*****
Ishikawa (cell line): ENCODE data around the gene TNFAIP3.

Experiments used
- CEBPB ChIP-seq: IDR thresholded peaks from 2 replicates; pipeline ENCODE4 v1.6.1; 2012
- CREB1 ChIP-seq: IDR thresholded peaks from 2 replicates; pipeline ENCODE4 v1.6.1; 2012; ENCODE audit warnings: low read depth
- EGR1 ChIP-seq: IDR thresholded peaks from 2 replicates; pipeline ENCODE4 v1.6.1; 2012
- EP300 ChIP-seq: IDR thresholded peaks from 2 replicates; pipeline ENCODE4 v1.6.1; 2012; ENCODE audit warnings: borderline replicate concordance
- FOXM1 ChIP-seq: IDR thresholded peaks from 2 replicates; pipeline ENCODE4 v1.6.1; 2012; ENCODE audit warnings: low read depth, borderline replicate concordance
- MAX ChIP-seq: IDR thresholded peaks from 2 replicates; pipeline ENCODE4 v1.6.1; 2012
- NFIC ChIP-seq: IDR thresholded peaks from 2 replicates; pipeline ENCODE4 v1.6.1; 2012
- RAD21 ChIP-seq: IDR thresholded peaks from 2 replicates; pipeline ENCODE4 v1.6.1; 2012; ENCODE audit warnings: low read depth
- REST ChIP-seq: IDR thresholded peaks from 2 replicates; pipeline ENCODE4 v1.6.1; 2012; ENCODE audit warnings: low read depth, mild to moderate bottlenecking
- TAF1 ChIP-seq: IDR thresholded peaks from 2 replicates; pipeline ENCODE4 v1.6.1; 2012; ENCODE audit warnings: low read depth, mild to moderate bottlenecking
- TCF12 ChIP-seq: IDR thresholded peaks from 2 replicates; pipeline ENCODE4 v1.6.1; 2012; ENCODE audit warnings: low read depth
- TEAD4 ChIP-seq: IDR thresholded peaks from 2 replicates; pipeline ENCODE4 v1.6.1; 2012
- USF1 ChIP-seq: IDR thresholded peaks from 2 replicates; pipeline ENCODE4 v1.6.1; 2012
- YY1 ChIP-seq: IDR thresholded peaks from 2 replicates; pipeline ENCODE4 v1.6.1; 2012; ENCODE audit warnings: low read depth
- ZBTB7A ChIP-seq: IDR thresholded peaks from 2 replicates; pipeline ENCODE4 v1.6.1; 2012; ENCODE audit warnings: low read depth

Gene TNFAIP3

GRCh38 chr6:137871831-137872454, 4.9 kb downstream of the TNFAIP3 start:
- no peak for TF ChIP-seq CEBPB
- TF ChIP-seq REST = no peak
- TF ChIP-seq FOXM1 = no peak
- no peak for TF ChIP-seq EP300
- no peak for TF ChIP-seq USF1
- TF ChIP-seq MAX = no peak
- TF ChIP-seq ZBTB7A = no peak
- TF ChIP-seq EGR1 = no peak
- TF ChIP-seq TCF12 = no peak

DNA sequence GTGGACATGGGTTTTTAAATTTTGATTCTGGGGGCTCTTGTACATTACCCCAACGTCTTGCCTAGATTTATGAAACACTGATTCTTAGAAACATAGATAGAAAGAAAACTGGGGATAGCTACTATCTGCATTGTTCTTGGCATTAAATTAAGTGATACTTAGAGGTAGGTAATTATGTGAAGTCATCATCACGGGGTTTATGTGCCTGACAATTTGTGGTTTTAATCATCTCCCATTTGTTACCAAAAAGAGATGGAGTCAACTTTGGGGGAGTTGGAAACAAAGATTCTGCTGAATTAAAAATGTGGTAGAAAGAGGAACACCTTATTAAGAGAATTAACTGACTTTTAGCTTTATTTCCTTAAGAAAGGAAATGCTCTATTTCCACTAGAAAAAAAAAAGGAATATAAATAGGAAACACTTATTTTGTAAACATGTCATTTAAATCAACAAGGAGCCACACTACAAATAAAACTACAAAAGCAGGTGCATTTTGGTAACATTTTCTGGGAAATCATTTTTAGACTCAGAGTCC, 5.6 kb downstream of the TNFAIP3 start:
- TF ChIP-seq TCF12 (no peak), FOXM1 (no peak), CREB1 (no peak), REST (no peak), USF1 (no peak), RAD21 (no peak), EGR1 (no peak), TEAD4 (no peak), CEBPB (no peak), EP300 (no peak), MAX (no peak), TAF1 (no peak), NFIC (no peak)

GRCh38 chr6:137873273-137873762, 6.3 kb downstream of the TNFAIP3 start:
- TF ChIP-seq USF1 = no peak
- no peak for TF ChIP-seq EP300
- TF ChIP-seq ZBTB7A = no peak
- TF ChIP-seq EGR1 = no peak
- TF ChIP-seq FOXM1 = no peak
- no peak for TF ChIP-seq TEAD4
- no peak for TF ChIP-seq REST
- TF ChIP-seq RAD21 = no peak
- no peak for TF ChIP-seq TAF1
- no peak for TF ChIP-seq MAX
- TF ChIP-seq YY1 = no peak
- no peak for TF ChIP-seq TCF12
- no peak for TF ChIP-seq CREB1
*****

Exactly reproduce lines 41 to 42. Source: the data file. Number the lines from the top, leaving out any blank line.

- no peak for TF ChIP-seq MAX
- TF ChIP-seq YY1 = no peak